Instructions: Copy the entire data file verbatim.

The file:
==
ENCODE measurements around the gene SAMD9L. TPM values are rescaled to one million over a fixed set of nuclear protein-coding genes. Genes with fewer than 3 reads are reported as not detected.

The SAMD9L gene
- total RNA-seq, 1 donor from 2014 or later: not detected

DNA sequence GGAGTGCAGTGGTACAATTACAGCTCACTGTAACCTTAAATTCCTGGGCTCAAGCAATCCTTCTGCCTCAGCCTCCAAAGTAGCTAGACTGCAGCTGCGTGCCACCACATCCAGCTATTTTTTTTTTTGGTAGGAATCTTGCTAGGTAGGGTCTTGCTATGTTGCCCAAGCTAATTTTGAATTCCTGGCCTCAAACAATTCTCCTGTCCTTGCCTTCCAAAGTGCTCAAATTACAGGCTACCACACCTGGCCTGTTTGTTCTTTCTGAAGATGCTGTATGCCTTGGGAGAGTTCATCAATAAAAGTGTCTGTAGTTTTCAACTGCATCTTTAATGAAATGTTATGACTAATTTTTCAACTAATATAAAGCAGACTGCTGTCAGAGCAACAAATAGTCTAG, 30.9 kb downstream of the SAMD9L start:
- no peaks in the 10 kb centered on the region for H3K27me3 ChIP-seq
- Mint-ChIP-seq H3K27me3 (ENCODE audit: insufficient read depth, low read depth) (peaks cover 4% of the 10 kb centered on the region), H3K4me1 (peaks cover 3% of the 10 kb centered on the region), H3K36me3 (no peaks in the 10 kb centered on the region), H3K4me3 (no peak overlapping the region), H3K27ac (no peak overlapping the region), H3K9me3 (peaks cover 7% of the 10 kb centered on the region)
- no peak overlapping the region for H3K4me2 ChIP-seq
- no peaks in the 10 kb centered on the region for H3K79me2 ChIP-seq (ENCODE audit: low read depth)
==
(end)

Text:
ENCODE measurements around the gene SAMD9L. TPM values are rescaled to one million over a fixed set of nuclear protein-coding genes. Genes with fewer than 3 reads are reported as not detected.

The SAMD9L gene
- total RNA-seq, 1 donor from 2014 or later: not detected

DNA sequence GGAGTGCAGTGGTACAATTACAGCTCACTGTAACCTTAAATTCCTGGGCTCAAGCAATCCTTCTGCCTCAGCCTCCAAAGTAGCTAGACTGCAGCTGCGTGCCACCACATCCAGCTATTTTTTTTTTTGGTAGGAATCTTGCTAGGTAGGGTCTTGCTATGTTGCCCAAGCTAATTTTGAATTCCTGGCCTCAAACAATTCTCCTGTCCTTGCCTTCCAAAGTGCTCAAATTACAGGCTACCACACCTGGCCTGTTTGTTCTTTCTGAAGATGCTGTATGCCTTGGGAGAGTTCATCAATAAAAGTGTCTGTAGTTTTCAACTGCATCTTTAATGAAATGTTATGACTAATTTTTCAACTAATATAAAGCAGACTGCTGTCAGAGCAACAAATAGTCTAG, 30.9 kb downstream of the SAMD9L start:
- no peaks in the 10 kb centered on the region for H3K27me3 ChIP-seq
- Mint-ChIP-seq H3K27me3 (ENCODE audit: insufficient read depth, low read depth) (peaks cover 4% of the 10 kb centered on the region), H3K4me1 (peaks cover 3% of the 10 kb centered on the region), H3K36me3 (no peaks in the 10 kb centered on the region), H3K4me3 (no peak overlapping the region), H3K27ac (no peak overlapping the region), H3K9me3 (peaks cover 7% of the 10 kb centered on the region)
- no peak overlapping the region for H3K4me2 ChIP-seq
- no peaks in the 10 kb centered on the region for H3K79me2 ChIP-seq (ENCODE audit: low read depth)